Tag: Behavioral Economics

What Happens When Your Bank Blames The Competition

Accountability in Banking

It is easy to place blame on items outside of your control – competition, interest rates, bad luck or a million of other reasons. However, a hallmark of a good banker is their ability to take responsibility for actions, be humble and take steps to ensure future success. While there are qualitative reasons why this is true, in this article we will look into the quantifiable reasons why banks and bankers that take responsibility for their actions are better served.

 

The Study

 

How To Present A Menu Of Bank Prices

Bank Research

Three social scientists, Suk, Lee, and Lichtenstein, walk into a bar… No joke, they do, and they observe patrons for eight weeks and watch how they order off specially designed beer menus. One beer menu has a variety of beers ordered with prices from high to low. The other beer menu has a menu of beers ordered with prices from low to high. Are the results the same? How does it compare to a randomly ordered menu? Does it really matter? And, most importantly, what happens if you did the same test for banking?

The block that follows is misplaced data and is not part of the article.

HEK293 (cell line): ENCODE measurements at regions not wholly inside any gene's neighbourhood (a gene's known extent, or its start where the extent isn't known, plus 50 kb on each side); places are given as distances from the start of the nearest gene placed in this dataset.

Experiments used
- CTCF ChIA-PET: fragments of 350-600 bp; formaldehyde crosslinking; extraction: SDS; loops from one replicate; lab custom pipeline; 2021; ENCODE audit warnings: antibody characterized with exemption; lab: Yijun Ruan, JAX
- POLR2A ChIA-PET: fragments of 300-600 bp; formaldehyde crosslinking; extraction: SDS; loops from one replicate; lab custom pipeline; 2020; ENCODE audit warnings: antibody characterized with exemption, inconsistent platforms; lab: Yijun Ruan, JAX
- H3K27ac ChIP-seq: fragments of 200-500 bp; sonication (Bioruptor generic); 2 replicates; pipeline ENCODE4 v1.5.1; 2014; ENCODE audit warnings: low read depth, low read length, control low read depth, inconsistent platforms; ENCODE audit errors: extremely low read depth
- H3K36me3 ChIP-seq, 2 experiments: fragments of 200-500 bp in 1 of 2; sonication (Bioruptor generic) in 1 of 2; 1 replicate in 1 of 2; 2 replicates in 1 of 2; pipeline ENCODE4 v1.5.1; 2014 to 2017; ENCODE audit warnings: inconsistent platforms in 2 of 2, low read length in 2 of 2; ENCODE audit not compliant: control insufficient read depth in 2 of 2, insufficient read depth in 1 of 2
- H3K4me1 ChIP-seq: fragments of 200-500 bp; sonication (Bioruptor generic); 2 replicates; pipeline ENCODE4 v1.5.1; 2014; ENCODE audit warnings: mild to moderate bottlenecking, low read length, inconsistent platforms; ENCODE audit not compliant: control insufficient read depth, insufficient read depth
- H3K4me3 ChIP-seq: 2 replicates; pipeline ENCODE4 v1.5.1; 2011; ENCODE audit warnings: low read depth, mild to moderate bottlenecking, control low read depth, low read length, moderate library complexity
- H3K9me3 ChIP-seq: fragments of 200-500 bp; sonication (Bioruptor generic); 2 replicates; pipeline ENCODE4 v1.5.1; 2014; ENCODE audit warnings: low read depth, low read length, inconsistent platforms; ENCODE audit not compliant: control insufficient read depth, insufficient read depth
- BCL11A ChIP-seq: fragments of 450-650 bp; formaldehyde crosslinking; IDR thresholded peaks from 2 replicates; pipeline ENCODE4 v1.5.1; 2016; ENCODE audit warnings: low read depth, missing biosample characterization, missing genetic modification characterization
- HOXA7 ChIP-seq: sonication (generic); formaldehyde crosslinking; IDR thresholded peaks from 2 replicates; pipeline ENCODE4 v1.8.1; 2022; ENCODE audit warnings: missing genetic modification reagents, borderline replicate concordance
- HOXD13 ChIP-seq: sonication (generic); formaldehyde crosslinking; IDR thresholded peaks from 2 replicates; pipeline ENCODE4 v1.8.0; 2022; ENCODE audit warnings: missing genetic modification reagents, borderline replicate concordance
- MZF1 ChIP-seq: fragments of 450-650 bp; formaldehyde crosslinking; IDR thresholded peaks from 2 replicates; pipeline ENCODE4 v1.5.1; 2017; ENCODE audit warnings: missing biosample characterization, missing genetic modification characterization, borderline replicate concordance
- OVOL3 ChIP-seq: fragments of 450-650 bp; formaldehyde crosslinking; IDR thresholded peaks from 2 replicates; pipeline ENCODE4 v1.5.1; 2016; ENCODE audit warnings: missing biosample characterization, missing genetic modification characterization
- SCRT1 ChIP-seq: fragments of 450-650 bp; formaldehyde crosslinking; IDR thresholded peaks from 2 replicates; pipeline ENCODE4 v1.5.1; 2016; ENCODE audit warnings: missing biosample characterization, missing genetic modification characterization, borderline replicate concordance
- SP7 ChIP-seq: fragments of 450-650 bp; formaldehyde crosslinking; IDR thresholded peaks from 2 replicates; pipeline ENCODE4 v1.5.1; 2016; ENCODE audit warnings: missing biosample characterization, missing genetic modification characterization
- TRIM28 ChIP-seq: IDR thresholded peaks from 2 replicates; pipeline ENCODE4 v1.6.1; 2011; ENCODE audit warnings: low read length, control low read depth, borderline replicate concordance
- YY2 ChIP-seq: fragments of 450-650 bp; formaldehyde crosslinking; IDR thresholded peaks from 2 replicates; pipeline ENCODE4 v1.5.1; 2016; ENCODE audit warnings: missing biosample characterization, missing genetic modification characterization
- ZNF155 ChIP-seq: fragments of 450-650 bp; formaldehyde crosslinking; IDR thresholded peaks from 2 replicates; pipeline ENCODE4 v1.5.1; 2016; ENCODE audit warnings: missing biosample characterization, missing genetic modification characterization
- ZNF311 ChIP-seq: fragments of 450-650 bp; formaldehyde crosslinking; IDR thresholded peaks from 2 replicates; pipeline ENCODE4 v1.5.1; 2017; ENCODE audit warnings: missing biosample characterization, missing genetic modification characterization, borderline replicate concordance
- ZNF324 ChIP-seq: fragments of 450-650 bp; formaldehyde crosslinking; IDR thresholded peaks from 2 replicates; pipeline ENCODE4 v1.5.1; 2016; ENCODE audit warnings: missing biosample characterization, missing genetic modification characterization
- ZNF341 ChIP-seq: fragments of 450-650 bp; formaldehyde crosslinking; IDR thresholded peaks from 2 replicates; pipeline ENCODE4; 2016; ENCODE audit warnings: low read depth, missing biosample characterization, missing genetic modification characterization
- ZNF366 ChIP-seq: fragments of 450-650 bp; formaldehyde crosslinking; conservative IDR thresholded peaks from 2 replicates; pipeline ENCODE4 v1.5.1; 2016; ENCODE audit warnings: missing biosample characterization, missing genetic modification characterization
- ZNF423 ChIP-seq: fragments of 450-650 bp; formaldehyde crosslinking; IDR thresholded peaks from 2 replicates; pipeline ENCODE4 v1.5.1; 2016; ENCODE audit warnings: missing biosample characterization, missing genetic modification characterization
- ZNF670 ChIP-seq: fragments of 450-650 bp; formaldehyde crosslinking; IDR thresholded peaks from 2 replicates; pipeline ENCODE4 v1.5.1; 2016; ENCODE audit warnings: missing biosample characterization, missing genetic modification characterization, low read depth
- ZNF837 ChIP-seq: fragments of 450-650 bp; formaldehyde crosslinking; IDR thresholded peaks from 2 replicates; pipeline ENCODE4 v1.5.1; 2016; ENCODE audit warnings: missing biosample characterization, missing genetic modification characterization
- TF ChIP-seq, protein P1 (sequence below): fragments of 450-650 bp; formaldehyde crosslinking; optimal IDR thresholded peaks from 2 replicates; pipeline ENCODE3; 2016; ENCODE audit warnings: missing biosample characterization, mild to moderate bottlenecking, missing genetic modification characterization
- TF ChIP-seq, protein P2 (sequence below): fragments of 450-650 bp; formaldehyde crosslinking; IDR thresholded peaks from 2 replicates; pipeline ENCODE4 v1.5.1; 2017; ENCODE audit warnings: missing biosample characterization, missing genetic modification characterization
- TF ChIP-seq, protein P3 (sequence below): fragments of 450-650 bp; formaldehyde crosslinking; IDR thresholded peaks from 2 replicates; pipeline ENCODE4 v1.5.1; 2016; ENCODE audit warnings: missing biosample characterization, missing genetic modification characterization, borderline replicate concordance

Why Your Bank Needs Prices On Its Website

Marketing price for banks

Banks fall into two categories – those that display pricing on their website and marketing materials and those that don’t.  Most banks don’t put pricing on their website and use a variety of reasons – pricing is complicated and is best discussed in person, all our pricing is customized, we don’t want our competition to see it, and, our favorite, we have never done it that way. If your bank falls into this category, then read on because the chances are that tactic is hurting you in more ways than you know.

 

A Bias In Your Loan Approval Process (Part II)

In Part I of this post (HERE), we discussed the Gambler’s Fallacy and how the loan process itself can inject bias into a bank’s decisioning. In particular, we looked at how the order of how loans are reviewed for credit makes a difference. This sequence bias comes from an inherent cognitive belief in humans that want to assume the world is less random than it is. Flip a coin enough times, and every time the result is heads in a row it is natural to assume that tails are due.

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